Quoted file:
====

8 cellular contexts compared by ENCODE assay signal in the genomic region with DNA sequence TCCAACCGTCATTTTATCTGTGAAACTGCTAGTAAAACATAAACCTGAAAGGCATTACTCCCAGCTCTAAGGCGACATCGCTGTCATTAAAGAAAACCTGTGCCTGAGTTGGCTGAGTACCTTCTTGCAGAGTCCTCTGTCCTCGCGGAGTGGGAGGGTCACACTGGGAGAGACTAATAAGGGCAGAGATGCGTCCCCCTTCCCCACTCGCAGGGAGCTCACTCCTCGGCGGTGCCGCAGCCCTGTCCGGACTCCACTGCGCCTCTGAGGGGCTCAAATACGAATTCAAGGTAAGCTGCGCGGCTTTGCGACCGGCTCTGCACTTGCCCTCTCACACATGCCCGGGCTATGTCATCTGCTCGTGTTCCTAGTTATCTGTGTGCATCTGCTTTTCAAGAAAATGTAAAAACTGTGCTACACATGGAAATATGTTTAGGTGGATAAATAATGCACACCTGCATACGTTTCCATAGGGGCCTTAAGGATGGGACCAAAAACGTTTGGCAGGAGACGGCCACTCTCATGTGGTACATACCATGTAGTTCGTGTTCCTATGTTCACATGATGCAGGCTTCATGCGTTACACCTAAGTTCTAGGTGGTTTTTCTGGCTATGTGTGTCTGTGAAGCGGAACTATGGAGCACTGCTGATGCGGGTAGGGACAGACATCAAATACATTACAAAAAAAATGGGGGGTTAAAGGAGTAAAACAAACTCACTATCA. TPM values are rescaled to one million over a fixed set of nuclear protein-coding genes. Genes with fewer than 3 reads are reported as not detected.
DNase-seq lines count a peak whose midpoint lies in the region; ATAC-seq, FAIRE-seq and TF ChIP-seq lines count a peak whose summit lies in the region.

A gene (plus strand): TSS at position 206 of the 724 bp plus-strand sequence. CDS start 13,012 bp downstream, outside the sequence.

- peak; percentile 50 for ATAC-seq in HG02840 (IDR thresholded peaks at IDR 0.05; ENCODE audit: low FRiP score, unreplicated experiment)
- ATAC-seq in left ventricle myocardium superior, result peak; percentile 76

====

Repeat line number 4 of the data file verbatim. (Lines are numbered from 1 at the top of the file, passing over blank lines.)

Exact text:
- peak; percentile 50 for ATAC-seq in HG02840 (IDR thresholded peaks at IDR 0.05; ENCODE audit: low FRiP score, unreplicated experiment)